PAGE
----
JAMES WOLFENSOHN: Well, interestingly, at our meetings there was practically no tension. It was extraordinarily civilized.
As you might imagine, I was worried about that when we went into the meetings, but it was done very, very well with the secretary of the treasury, John Snow, and his counterparts from France and Germany, there was very little problem, and Gordon Brown was actually chairman of the meeting, the British chancellor. But this game is not going to be played by finance ministers.
JAMES WOLFENSOHN: The game will be played at the highest political level to determine who is going to play, who is in fact going to be responsible, who is the government going to be. And fortunately that's not a problem the World Bank will have to decide.
JIM LEHRER: So they can have all the problems they want to at the U.N. Security Council and that will not affect what the World Bank does?
JAMES WOLFENSOHN: Well, it certainly will affect our ability to lend. It will affect what we do at the next step. But it's our hope that that will be sorted out before we get to the next step.
I think you know, Mr. Lehrer, that we have worked in Bosnia, in Afghanistan, in East Timor and many of these places and the thing that we bring to the situation in Iraq is a knowledge of how you go about reconstructing a country. Our colleagues in the Monetary Fund specialize in the financial sector. We are specializing in the health, education, infrastructure, trying to get the kids back to school -- all that sort of thing that really helps an economy start. That is where we would come in, taking on from the United Nations that typically does the humanitarian work.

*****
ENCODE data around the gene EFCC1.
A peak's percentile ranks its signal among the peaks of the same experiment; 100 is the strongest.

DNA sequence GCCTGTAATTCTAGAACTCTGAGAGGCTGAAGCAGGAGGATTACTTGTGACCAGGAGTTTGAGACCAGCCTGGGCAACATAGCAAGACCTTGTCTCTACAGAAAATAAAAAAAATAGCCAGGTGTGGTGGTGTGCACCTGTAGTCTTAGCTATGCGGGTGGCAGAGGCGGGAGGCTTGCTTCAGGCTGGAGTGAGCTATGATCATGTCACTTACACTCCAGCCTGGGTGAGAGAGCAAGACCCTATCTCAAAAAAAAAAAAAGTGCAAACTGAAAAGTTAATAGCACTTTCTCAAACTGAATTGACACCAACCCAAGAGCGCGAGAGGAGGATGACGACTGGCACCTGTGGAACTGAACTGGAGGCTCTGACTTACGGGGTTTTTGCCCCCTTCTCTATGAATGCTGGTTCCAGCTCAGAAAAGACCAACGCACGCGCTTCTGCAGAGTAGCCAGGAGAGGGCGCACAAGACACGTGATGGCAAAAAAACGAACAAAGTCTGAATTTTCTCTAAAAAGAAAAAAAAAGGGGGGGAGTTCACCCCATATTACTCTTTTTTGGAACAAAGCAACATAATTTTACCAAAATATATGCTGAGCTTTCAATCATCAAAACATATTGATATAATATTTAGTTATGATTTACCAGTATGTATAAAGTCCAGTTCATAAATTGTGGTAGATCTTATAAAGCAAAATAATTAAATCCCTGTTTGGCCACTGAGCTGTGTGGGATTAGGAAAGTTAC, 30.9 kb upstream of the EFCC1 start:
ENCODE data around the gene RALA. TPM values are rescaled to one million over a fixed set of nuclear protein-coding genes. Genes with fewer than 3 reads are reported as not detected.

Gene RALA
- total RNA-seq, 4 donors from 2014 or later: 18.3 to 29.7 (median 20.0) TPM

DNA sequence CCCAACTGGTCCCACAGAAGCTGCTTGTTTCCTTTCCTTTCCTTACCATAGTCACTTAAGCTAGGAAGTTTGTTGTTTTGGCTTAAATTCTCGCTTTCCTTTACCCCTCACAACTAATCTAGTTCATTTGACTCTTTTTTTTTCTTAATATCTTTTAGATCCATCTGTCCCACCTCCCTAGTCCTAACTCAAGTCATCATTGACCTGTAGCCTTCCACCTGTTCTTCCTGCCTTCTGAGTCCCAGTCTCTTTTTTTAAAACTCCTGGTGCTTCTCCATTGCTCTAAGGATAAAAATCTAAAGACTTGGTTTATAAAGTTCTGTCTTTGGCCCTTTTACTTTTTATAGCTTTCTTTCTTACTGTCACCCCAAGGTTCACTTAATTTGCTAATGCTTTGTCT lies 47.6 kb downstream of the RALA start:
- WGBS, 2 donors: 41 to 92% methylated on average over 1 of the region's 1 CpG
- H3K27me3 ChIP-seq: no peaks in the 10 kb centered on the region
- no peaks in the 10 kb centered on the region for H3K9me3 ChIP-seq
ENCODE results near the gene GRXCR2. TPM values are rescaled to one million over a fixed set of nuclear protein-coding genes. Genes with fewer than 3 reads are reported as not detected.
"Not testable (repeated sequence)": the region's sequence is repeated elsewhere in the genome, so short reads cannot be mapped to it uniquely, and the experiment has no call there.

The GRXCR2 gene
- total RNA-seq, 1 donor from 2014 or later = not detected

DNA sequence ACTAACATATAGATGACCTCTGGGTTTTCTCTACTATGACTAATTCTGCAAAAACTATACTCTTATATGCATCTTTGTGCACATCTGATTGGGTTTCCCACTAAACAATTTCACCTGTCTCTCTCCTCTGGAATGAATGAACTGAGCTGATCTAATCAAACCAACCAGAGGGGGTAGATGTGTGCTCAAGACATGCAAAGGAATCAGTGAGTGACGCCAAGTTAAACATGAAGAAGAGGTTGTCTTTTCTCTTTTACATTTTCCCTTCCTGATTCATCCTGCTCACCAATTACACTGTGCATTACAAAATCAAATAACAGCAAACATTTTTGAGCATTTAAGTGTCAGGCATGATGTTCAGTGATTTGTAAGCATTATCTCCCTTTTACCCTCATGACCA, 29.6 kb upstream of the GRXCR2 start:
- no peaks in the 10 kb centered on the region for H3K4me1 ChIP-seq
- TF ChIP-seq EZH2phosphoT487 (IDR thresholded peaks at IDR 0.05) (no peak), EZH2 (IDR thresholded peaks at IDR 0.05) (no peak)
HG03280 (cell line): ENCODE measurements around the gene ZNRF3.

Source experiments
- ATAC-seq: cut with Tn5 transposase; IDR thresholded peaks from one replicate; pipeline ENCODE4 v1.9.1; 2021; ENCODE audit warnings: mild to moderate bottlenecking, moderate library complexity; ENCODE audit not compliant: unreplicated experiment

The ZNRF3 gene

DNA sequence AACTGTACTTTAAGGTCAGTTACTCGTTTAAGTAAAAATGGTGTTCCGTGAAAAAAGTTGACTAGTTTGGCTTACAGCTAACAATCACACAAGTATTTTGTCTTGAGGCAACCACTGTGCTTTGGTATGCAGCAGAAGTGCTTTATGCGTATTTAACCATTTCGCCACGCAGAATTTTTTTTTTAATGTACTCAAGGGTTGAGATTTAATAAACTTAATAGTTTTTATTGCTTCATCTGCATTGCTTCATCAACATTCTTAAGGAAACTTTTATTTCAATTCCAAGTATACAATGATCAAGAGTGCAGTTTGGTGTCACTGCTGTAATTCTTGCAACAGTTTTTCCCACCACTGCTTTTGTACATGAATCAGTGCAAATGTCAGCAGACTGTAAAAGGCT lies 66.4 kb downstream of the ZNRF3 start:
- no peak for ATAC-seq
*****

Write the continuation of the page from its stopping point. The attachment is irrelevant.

JIM LEHRER: And the United Nations would ask the World Bank to do this? Or the governors, your board of governors, which as you say are the main countries of the world, they would say World Bank go in and take care of this?
JAMES WOLFENSOHN: In the past that's exactly what's happened, but there's usually then been an agreement between the countries of the world, which has been expressed either at the Security Council or at an international meeting.
In this case we're all aware that there is a lot of jockeying going on as to how the country is going to be run, and we're waiting for instructions. What we've got so far, both my colleagues at the Fund and myself, is an indication that we can go in and get started, get the work done to prepare for everything, and I guess we'll get a further installment from our masters sometime soon.